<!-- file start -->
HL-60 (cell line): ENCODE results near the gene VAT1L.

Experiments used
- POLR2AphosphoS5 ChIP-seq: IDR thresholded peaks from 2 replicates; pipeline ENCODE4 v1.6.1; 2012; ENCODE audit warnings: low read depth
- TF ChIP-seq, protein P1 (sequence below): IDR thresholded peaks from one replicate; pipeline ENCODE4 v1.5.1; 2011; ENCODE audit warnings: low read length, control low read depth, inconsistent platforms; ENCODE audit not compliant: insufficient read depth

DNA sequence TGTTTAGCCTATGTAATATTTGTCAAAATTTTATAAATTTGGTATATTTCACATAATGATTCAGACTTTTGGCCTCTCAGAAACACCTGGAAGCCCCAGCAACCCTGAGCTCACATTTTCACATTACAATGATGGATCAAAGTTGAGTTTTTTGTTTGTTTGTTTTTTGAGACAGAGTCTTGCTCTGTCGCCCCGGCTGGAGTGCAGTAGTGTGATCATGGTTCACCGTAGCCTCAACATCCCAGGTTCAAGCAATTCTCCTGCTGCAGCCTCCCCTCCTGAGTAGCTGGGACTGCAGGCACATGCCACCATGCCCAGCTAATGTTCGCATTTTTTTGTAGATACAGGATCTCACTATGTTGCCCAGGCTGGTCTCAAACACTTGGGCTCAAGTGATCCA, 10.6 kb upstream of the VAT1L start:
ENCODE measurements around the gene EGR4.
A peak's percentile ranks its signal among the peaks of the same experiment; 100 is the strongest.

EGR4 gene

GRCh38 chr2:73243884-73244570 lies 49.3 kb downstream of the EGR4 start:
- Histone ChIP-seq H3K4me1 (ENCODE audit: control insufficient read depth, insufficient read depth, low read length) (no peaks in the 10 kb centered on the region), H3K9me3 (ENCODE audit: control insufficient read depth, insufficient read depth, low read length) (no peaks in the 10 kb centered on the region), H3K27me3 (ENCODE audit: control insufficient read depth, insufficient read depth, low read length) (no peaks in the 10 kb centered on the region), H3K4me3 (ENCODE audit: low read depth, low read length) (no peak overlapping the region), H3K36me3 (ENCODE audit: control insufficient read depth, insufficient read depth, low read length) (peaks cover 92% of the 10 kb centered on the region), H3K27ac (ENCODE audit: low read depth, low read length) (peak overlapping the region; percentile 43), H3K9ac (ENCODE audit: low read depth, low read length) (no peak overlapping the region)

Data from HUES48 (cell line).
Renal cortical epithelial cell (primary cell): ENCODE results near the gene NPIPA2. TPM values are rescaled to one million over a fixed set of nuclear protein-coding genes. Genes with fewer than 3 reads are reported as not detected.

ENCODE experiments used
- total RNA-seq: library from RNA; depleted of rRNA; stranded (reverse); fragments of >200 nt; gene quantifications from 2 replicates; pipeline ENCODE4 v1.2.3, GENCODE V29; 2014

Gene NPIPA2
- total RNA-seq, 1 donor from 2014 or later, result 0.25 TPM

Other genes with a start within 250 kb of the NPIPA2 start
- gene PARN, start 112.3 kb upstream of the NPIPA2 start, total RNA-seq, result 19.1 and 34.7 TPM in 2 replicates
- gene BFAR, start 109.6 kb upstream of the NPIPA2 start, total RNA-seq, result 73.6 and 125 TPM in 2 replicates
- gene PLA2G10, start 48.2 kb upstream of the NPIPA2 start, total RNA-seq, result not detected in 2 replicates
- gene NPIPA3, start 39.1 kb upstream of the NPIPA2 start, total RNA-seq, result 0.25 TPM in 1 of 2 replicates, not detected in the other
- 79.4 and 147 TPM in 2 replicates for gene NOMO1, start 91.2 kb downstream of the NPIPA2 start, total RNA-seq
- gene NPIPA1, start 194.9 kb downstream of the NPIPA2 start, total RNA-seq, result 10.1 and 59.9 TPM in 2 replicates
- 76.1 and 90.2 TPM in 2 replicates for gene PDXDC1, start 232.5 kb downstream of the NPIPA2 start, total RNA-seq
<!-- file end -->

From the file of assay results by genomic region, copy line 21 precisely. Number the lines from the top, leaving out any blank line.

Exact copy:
- gene NPIPA3, start 39.1 kb upstream of the NPIPA2 start, total RNA-seq, result 0.25 TPM in 1 of 2 replicates, not detected in the other